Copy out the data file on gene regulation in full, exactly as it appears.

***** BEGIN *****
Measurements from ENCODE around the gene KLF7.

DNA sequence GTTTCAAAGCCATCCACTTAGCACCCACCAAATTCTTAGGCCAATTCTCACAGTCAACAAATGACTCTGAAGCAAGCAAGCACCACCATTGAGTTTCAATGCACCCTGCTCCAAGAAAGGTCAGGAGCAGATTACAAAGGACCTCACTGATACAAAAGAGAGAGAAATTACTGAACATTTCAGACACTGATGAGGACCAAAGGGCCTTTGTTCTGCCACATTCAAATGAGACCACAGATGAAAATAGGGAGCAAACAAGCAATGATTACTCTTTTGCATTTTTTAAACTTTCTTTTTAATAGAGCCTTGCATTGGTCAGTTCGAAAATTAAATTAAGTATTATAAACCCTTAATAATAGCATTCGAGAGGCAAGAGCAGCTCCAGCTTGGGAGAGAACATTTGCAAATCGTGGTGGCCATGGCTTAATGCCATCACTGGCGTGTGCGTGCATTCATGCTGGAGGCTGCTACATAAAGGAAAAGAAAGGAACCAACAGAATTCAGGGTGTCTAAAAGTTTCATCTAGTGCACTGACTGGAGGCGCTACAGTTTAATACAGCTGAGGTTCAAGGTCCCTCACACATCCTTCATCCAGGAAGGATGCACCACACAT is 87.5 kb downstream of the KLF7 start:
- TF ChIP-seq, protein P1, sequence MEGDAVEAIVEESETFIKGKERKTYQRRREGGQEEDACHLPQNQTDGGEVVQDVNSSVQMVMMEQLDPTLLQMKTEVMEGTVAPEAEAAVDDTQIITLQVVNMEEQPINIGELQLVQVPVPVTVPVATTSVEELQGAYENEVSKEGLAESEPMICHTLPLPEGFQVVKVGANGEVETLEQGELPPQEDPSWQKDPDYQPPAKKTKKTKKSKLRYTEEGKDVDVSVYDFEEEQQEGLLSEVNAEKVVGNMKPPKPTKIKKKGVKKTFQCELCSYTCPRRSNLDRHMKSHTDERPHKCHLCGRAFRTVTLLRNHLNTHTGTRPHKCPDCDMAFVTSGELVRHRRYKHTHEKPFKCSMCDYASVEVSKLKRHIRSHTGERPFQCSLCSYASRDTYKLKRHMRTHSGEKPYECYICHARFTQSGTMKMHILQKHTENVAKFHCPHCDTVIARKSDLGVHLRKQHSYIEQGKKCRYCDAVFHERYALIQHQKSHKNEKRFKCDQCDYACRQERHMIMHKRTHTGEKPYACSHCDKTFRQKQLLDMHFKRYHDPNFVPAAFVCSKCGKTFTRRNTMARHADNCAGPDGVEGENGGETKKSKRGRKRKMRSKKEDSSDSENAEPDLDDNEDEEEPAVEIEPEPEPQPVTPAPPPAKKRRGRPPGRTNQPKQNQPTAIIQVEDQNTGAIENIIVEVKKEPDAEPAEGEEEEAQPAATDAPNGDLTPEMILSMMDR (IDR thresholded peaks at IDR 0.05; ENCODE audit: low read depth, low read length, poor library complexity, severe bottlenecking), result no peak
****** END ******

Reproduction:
Measurements from ENCODE around the gene KLF7.

DNA sequence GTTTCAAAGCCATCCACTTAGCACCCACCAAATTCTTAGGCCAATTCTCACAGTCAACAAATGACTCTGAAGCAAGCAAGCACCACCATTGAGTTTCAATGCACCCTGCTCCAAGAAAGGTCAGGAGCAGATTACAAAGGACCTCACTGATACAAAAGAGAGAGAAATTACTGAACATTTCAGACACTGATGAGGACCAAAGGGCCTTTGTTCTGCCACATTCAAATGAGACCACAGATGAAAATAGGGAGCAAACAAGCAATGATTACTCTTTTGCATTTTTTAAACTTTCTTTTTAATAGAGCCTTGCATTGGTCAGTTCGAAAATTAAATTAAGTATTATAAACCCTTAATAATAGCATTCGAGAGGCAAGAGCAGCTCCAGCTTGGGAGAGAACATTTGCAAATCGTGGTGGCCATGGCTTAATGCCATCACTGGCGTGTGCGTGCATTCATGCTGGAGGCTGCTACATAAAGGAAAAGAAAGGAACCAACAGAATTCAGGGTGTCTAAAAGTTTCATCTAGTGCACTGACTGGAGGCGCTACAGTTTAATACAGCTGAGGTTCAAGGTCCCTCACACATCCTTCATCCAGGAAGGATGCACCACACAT is 87.5 kb downstream of the KLF7 start:
- TF ChIP-seq, protein P1, sequence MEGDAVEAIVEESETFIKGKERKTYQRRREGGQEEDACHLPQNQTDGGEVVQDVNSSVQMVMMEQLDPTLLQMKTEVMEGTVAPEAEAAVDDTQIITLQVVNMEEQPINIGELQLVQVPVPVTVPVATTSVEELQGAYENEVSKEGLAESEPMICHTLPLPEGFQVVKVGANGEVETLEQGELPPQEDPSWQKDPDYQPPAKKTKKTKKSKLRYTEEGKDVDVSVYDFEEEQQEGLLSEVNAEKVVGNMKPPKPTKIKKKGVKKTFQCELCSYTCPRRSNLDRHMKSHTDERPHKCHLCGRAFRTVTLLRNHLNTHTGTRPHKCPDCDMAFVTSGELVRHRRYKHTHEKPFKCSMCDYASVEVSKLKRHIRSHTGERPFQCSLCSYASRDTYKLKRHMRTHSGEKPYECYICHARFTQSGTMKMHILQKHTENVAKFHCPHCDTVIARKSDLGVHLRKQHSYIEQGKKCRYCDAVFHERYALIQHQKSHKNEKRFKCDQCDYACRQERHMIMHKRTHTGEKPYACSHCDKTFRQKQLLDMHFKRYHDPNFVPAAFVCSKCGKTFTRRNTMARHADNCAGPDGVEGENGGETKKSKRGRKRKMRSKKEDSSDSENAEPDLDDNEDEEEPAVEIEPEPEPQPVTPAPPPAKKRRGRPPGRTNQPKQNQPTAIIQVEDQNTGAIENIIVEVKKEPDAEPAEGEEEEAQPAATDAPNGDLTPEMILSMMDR (IDR thresholded peaks at IDR 0.05; ENCODE audit: low read depth, low read length, poor library complexity, severe bottlenecking), result no peak